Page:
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Tuesday, June 16, 2015


Front entrance to Finca Vigia in the San Francisco de Paula neighborhood near Havana, Cuba.
Photo: Michael Shess, Pillar to Post Daily Online Magazine, April 2015
Editor’s note: On a daily basis from June 1 thru June 30, 2015 Pillar to Post Online Magazine is featuring articles, photos and insights resulting from a recent group tour, an adventure we dubbed: the April 23 Brigade’s Tour of Cuba 2015. 


Reportedly, Ernest Hemingway wrote much of “A Farewell to Arms” in his small rented room in the Hotel Ambos Mundos in Old Havana.  Soon after, he purchased Finca Vigia (meaning: farm with a view or lookout) in Havana’s suburb of San Francisco de Paula. He called Finca his winter home from 1940 until the Cuban government took it from his in 1962 family after the author died in 1961.

Built on a hill 15 miles from downtown Havana in 1886 by Spanish architect architect Miguel Pascual y Baguer, Hemingway paid $12,500 in 1940 for the home and surrounding 15 acres.
Writing desk at Finca in a study just off his bedroom.

While at Finca Vigia he penned much of “From Whom the Bells Toll” and “The Old Man and the Sea.” In the early 1940s, during the Second World War, Hemingway's three sons visited him often at the Finca, sometimes staying in a small guest house that was converted from a one story wooden garage, which is now used as the offices for the museum director and staff and for meetings.

When Mary Hemingway (wife #3) moved into the Finca in 1946, she had a writer's workshop atop a tower constructed adjacent to the main home, but Ernesto preferred to work at his desk in a study adjacent to his bedroom, and the workshop was for show like it is today. 

"The Tower" built in 1946.
Photo: Mike Shess
It is interesting that on one wall in the bathroom, Hemingway penciled a daily account of his weight.  Neat handwriting at first then it became almost illegible nearer to his demise.  The last entry had him at 242 pounds, up from 1959’s average of 203 pounds.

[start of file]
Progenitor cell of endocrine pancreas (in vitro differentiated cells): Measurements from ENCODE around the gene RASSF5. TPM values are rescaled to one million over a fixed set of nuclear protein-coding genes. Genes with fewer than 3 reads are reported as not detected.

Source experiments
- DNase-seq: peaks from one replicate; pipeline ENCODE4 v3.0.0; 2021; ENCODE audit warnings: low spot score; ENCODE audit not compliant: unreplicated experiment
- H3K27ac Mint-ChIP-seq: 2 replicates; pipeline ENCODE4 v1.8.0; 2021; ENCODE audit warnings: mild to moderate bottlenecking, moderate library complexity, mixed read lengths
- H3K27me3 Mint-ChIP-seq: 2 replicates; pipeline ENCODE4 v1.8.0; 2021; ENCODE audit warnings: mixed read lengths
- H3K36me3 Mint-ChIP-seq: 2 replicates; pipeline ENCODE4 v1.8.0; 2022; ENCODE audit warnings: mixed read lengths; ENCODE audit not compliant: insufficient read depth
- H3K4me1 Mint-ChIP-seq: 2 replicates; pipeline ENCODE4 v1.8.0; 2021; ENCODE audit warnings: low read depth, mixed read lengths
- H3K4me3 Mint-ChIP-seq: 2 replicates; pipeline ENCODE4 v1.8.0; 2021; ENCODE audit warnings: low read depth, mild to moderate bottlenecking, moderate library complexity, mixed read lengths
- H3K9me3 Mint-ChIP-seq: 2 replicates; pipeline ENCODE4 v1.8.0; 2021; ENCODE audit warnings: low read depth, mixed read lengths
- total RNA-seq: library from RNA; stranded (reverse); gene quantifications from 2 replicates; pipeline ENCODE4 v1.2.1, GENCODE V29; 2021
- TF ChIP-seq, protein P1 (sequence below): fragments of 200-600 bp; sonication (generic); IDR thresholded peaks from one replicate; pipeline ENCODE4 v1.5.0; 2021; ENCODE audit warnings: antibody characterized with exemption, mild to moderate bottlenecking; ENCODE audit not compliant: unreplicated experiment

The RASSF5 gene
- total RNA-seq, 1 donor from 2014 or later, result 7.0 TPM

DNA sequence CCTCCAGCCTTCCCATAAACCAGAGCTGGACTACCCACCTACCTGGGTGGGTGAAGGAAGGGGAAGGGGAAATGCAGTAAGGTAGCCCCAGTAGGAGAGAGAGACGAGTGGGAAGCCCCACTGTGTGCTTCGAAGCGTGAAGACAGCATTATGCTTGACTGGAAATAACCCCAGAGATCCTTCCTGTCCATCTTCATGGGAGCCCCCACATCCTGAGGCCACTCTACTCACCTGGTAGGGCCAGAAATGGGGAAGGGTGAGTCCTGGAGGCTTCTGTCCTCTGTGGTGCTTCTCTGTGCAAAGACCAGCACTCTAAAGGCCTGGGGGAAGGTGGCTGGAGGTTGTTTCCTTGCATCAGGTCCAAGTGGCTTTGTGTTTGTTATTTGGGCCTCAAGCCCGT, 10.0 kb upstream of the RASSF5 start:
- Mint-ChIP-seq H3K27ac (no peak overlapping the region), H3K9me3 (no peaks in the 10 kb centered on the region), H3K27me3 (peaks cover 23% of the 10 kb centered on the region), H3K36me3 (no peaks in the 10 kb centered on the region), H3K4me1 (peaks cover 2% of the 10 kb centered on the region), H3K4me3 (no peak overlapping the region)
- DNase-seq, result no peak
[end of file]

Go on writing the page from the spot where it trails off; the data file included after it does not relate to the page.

At the Hotel Ambos Mundos, Hemingway’s old fifth floor room (511) is a big tourist draw.  It is also convenient to two of Hemingway’s saloons of lore: La Floridida and La Bodeguita del Medio.  No one would be surprised if Hemingway visited all bars in Cuba, including La Terraza in Colimar, a village on the coast near Finca Vigia, where he berthed his yacht Pilar.
The boat is now docked at Finca on what used to be the tennis courts.
During the last years of his life, Hemingway kept track of his weight on the bathroom wall
Poundage ranged from 200 in the late 1950s to 242 in February, 1960
Photo: Michael Shess, Pillar to Post Daily Online Magazine, 2015.
Jean Patchett, the fashion super model of the late 40s, shares a stare with Hemingway at Finca Vigia, 1950.
Photo: Vogue Magazine
Living room at Finca Vigia in 2015 reportedly much the Hemingway's left it in 1960. Fidel claims the property
was deeded to Cuba by the family; his widow Mary said the government stole the land.  Photo: Michael Shess.
Actor/Documentarian Michael Palin visits with a Hotel Ambos Mundos employee in Hemingway's Room 511, where he was living prior to 1940 and where reportedly much of "A Farewell to Arms" was written.
Palin's documentary on Ernest Hemingway appeared on PBS.
Castro and Hemingway met at a deep sea fishing tournament,
where El Presidenter handed out the trophy to the winner. 
Hemingway's yacht, Pilar, sits atop what once the estate's tennis court
Photo: Michael Shess
In happier days, the Pilar at sea.  Hemingway purchased the yacht from Wheeler boat builders, Brooklyn, NY for $7500 in 1934.

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